Healthcare News & Insights

Online tools for diabetes management not up to par, according to study

If doctors in your organization are using online tools to help treat diabetes patients, they may want to see the results of this study. 

Researchers at the University of Toronto reviewed 92 websites aimed at helping diabetes patients manage their condition, as well as 57 studies about those web-based tools.

The good news: The study found that use of those sites did help patients achieve better outcomes, particularly when the tools were accessed frequently.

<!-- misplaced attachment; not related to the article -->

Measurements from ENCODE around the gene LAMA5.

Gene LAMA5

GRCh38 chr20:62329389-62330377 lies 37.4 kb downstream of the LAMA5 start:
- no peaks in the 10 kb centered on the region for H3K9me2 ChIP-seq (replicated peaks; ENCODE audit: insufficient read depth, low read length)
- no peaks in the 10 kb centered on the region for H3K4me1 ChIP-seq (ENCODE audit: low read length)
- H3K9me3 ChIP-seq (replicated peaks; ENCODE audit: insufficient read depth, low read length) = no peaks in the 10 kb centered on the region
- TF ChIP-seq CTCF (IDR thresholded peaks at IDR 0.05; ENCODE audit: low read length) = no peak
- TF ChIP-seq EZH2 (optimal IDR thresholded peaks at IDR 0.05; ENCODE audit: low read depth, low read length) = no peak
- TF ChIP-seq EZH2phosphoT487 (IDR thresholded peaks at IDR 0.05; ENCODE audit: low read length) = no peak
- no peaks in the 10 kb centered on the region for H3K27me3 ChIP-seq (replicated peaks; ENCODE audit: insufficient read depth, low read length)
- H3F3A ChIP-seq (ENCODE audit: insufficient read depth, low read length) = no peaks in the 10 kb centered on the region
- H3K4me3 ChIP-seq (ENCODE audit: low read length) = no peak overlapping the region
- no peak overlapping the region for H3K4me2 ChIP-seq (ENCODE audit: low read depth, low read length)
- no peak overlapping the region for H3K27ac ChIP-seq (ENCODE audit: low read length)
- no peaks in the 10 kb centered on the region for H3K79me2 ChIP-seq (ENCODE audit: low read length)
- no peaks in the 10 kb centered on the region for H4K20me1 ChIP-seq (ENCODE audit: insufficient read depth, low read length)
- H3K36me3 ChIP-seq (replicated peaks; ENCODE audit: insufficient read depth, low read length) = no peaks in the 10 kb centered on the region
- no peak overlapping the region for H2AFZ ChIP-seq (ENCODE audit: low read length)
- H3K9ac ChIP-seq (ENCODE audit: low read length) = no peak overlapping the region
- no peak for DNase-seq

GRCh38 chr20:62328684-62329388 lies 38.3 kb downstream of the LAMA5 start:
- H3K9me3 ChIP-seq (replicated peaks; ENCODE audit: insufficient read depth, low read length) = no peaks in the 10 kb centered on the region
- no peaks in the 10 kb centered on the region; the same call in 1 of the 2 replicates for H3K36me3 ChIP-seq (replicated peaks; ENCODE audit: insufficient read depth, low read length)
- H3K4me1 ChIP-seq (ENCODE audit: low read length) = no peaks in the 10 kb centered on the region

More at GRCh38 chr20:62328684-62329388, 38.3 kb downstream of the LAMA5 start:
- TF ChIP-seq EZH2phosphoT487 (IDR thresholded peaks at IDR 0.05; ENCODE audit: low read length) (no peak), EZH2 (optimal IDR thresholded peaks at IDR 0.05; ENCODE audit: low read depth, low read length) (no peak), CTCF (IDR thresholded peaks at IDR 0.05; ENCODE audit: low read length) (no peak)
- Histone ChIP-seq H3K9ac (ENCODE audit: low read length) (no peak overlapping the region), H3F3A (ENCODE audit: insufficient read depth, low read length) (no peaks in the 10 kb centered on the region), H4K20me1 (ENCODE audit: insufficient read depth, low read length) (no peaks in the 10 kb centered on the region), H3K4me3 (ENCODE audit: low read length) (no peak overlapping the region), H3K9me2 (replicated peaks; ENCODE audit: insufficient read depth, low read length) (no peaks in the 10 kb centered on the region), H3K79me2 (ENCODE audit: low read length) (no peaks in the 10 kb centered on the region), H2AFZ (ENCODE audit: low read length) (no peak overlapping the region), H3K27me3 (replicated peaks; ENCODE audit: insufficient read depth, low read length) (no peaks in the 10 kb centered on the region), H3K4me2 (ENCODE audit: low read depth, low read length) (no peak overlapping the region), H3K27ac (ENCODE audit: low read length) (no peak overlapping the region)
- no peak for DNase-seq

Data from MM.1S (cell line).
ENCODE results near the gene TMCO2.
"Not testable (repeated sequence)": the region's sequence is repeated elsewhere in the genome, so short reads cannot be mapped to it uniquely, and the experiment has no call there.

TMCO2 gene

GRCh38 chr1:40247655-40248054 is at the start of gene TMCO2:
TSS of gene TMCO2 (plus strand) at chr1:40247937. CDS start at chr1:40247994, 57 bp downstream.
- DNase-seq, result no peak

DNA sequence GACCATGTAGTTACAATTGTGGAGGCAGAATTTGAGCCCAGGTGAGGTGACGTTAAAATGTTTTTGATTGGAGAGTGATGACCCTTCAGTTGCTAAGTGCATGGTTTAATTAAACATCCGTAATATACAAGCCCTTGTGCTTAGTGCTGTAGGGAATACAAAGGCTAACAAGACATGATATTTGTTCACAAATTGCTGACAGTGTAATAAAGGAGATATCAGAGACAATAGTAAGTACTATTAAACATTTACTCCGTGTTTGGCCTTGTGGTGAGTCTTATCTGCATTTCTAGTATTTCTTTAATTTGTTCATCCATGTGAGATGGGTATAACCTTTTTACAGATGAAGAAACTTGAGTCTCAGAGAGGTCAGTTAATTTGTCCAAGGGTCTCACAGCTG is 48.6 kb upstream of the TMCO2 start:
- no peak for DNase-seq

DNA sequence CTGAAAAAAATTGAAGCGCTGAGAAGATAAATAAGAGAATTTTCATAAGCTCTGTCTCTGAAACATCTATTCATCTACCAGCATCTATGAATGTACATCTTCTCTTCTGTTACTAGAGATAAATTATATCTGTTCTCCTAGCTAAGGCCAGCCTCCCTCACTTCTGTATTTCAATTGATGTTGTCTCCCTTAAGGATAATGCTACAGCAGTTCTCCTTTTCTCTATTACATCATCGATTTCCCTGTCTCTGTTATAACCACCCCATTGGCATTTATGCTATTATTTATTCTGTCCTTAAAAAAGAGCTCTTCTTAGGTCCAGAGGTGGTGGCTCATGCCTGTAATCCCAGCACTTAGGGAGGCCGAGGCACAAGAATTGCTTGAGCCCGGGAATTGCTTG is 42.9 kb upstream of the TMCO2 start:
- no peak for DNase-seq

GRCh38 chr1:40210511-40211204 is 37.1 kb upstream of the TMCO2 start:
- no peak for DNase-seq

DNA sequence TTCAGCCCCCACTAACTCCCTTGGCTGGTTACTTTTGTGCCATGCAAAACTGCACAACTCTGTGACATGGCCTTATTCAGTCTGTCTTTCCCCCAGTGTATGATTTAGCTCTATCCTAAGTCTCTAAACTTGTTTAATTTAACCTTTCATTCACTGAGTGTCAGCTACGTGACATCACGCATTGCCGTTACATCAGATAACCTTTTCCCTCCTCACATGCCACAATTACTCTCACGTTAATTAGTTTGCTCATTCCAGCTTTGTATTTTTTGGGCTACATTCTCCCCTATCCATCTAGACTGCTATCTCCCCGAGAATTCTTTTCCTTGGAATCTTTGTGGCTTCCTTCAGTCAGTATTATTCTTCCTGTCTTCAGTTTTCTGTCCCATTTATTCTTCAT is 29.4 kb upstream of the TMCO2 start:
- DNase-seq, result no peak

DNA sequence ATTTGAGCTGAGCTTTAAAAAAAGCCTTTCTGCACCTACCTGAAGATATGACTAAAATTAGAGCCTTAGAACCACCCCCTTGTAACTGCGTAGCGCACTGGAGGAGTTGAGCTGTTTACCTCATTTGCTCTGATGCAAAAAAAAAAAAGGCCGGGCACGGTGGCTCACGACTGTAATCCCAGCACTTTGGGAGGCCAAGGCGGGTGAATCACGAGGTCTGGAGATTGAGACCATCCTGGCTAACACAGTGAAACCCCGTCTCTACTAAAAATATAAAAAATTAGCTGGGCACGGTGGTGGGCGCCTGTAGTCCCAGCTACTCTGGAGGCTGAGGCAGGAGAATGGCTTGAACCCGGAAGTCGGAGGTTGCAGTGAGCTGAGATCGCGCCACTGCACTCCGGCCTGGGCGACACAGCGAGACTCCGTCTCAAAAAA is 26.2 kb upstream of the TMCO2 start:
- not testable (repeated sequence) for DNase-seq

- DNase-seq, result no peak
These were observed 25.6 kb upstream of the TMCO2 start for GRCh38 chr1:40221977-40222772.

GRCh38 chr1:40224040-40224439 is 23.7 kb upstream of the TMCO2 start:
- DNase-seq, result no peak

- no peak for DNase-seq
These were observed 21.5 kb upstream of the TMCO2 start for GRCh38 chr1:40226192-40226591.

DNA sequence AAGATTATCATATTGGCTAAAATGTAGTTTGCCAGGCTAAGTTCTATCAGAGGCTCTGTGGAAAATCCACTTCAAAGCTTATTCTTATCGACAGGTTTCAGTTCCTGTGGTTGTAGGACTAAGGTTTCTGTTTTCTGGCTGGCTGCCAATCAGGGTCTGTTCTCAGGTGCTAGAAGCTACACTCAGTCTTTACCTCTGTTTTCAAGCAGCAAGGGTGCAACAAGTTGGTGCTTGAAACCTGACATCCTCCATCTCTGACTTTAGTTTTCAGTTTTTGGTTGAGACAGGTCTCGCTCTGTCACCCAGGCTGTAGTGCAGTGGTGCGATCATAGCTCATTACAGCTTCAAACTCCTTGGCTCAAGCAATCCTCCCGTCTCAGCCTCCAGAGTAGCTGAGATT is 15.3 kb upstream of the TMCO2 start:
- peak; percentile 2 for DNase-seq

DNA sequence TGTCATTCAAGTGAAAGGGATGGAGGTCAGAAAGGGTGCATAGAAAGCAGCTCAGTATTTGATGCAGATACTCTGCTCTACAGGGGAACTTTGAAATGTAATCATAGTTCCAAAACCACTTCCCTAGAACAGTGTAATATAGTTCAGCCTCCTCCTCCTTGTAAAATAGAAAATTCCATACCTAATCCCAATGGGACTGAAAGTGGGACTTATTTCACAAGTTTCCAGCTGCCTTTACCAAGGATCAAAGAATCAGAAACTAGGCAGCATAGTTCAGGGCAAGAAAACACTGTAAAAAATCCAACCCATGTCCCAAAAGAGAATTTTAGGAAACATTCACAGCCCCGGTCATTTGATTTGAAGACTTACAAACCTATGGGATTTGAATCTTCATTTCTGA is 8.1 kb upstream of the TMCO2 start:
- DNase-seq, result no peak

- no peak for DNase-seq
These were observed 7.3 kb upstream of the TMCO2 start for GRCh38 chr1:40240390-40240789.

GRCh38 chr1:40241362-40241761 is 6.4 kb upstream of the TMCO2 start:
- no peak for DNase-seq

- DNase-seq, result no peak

The problem, though, is that many of the sites weren’t easy enough to use or didn’t include enough interactive features or personal feedback to have the best results. For example, many of the sites studied were written in a way that could be hard for the average person to understand, particularly people without a whole lot of medical knowledge.

Given the wide range of quality in these tools, doctors need to use care in deciding which to recommend for patients.

What did the researchers see as the criteria for an effective online diabetes management tool? Sites should be interactive without being difficult to use, and include peer or counselor support, options for email or phone contact, and frequent updates, researchers said.

To learn more about the study, download the findings here.

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